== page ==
Category Archives: book reviews

Capital – John Lanchester

Capital - John Lanchester

I just read this book, so thought I would do a review. Hope you find it useful!

The success of this book is that John Lanchester describes a London that I can recognise, filled with characters I can recognise and see myself in, against a background of recent events. which ensures the believability of the story.

It starts if with the normality if a tesco’s delivery, something which the vast majority if us have experienced.

The Muslim characters in the book, are not some sort of extreme charictures, or there for effect, they seem to be part of the scenery and community within London and are portrayed truthfully as such. Ahmad is turns on the radio and listening to familiar nasheeds, in a way you could envisage yourself doing. I could imagine myself being like Usman and taking issue with my families shop selling lads mags and alcohol, and when I read about shahid’s life I had to laugh out loud, as so much of it resembled mine! As a teenager in the 90’s I remember teaching myself html, I spent some time training as a karate teacher, i studied at Birbeck (amongst 3 other unis) but the travel bothered me. It was almost my life!
Also Rohinka’s growth as a mother and relationship with Ahmed was shown sensitively and endearingly, but so subtley that if you blinked you would miss it.

Also there was Arabelle, the rich house wife, although I do not have a cleaner and a nanny, I definitely understand what she is saying about competitive tiredness! I think a lot of women would immediately identify with that!

The Polish builders, sharing a room, I have seen that in my time, and ended up related to Poles, they also felt familiar. The African traffic wardens are something you cannot miss in London.

This was the London I know and love!

Because of the familiarity of these characters, the ones that I wasn’t so familiar with, such as the Banksy character, and the city boys, became automatically believable.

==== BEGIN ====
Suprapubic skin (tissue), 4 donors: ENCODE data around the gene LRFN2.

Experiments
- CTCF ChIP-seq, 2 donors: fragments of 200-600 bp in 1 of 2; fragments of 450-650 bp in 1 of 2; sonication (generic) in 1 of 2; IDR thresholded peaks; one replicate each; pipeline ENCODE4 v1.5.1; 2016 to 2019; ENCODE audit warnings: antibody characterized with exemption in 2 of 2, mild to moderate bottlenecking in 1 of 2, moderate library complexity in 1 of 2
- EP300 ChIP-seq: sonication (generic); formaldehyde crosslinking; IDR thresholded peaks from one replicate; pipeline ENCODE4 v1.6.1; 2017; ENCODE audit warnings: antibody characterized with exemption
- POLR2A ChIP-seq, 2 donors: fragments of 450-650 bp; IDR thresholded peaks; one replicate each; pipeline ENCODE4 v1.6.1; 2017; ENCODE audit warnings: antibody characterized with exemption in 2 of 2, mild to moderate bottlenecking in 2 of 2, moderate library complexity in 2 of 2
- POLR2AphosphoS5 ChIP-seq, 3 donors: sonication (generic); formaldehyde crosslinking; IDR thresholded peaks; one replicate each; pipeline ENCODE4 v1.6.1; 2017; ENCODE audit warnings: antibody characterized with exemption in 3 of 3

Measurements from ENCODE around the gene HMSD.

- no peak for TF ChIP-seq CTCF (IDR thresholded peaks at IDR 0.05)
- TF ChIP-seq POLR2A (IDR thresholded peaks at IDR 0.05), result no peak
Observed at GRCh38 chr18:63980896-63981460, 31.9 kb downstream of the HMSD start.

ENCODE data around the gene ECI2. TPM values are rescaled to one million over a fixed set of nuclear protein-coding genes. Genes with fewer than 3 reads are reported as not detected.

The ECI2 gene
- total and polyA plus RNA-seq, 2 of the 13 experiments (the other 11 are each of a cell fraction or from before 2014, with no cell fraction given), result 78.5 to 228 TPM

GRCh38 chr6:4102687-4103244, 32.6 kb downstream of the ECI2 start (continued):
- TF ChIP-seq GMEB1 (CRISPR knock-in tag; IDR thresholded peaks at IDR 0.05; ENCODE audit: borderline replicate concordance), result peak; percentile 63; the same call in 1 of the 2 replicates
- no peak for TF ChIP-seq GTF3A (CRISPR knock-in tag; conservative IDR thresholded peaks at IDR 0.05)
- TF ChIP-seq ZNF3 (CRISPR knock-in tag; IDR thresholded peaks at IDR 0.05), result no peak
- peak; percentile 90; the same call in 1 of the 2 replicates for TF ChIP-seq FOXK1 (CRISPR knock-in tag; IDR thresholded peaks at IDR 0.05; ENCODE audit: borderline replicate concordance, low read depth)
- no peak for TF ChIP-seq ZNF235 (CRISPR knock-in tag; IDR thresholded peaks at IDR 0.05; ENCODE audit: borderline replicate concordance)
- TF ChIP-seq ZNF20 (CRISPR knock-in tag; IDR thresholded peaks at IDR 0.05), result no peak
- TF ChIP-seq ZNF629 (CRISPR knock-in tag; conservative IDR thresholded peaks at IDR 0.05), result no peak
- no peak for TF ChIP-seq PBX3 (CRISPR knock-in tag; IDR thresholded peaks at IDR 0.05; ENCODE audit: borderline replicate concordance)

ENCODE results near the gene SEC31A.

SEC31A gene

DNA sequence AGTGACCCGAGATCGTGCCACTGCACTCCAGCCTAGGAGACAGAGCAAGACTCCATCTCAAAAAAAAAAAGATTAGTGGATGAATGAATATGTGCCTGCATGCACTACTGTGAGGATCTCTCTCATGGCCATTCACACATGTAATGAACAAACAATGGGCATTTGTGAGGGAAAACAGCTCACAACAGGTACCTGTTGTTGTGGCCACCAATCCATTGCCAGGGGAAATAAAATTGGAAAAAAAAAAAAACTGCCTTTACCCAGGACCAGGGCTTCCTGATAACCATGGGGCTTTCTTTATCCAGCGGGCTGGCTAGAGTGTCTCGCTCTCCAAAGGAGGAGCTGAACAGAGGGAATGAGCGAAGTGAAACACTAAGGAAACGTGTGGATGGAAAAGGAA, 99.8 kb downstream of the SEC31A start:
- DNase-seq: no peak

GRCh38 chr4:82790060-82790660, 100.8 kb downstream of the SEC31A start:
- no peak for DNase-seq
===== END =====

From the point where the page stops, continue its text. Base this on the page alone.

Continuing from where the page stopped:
And it is the characters that made this story. The plot was not as irresistible as the chacters. They drew you in and made you want to know more. Without the plot of the mystery of the postcards, the story would still have been great!

But what is this book about? Well it touches on terrorism and immigration, but it is not about politics. Those things are mentioned as normal occurances which happen in London, not as the extraordinary. Not as the focus of the book.

the capital of the book’s title refers not only to London’s status, but also to the finance industry that enriches it and especially the asset value of the properties along that suburban street, values of which the occupiers and owners of the houses have become fully aware of.

This book is really about value and worth. “we want what you have”. What do we value in this society and is it deserving of our worship.

We value football players, and idolise them, but one false move, and they are written of forever and we move on to the next big thing.

Guirella artistes, selling works worth tens of thousands, which are meaningless,

House ownership.

Money.

Above all we worship money.

But should we do that?

This book shows how all these things which our society puts on a pedestal are temporary, and not worthy of our worship.

It also highlights the contradictions within our society. We praise entrepreneurship, “the big society” those who help others, freedom. However the zimbabwean women ends up in a detention centre, although she fulfilled these ideals.

Shahid ends up arrested for terrorism, we value freedom yet it is so easily taken away.

We value family, but have no issues in locking up families in detention centres, bursting in to family homes at 4.30 in the morning, letting nannies raise our kids while we go shopping. In fact the last one is something to aspire to.

I think other reviews on this book have been harsh. They have missed the point. They missed the part of the whole book about being concerned with interpretations of value and worship.

Capital also depicts the constant change of post modern society. At the end of the book, most of the houses have new owners. In one year so many things have changed. There is no certainty. There is constant movement, constant confusion.

I really enjoyed this book. It was an easy and light read, which you could also unravel the layers like an onion!

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